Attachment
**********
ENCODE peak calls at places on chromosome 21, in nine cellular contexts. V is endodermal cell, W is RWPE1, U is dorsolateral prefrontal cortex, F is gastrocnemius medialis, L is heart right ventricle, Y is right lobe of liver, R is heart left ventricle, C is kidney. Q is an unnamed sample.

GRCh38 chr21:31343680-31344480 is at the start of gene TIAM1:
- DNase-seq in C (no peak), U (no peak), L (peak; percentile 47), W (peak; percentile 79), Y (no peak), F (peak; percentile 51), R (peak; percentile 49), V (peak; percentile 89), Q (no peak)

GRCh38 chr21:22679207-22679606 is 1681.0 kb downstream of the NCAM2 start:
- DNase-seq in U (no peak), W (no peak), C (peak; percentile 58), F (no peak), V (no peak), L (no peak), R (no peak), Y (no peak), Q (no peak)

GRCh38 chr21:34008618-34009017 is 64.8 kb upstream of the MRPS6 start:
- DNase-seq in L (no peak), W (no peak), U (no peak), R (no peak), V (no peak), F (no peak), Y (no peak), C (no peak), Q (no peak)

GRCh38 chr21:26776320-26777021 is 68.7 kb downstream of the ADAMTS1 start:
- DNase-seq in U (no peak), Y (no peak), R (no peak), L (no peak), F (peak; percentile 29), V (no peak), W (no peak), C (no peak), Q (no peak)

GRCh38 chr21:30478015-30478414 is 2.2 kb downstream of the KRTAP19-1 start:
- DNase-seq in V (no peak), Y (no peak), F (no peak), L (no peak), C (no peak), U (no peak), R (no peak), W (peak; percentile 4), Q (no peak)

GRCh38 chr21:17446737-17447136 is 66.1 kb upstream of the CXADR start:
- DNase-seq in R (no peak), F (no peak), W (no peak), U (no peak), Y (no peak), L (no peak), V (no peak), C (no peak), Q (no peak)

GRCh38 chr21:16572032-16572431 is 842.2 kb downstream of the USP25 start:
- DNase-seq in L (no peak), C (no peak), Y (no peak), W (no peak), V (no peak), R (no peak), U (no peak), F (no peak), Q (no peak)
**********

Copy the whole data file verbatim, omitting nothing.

ENCODE peak calls at places on chromosome 21, in nine cellular contexts. V is endodermal cell, W is RWPE1, U is dorsolateral prefrontal cortex, F is gastrocnemius medialis, L is heart right ventricle, Y is right lobe of liver, R is heart left ventricle, C is kidney. Q is an unnamed sample.

GRCh38 chr21:31343680-31344480 is at the start of gene TIAM1:
- DNase-seq in C (no peak), U (no peak), L (peak; percentile 47), W (peak; percentile 79), Y (no peak), F (peak; percentile 51), R (peak; percentile 49), V (peak; percentile 89), Q (no peak)

GRCh38 chr21:22679207-22679606 is 1681.0 kb downstream of the NCAM2 start:
- DNase-seq in U (no peak), W (no peak), C (peak; percentile 58), F (no peak), V (no peak), L (no peak), R (no peak), Y (no peak), Q (no peak)

GRCh38 chr21:34008618-34009017 is 64.8 kb upstream of the MRPS6 start:
- DNase-seq in L (no peak), W (no peak), U (no peak), R (no peak), V (no peak), F (no peak), Y (no peak), C (no peak), Q (no peak)

GRCh38 chr21:26776320-26777021 is 68.7 kb downstream of the ADAMTS1 start:
- DNase-seq in U (no peak), Y (no peak), R (no peak), L (no peak), F (peak; percentile 29), V (no peak), W (no peak), C (no peak), Q (no peak)

GRCh38 chr21:30478015-30478414 is 2.2 kb downstream of the KRTAP19-1 start:
- DNase-seq in V (no peak), Y (no peak), F (no peak), L (no peak), C (no peak), U (no peak), R (no peak), W (peak; percentile 4), Q (no peak)

GRCh38 chr21:17446737-17447136 is 66.1 kb upstream of the CXADR start:
- DNase-seq in R (no peak), F (no peak), W (no peak), U (no peak), Y (no peak), L (no peak), V (no peak), C (no peak), Q (no peak)

GRCh38 chr21:16572032-16572431 is 842.2 kb downstream of the USP25 start:
- DNase-seq in L (no peak), C (no peak), Y (no peak), W (no peak), V (no peak), R (no peak), U (no peak), F (no peak), Q (no peak)